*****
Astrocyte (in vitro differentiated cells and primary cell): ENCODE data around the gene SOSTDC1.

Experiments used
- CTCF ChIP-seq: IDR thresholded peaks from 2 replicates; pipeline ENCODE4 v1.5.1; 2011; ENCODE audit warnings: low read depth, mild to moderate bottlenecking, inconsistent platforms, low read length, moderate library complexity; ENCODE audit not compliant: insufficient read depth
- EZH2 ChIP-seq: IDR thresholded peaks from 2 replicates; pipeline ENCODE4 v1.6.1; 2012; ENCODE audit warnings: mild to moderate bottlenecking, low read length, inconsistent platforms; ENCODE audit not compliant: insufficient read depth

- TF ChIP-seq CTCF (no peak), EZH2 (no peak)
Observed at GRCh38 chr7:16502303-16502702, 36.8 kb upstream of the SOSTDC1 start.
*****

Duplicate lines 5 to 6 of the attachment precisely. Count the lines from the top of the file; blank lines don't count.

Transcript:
- TF ChIP-seq CTCF (no peak), EZH2 (no peak)
Observed at GRCh38 chr7:16502303-16502702, 36.8 kb upstream of the SOSTDC1 start.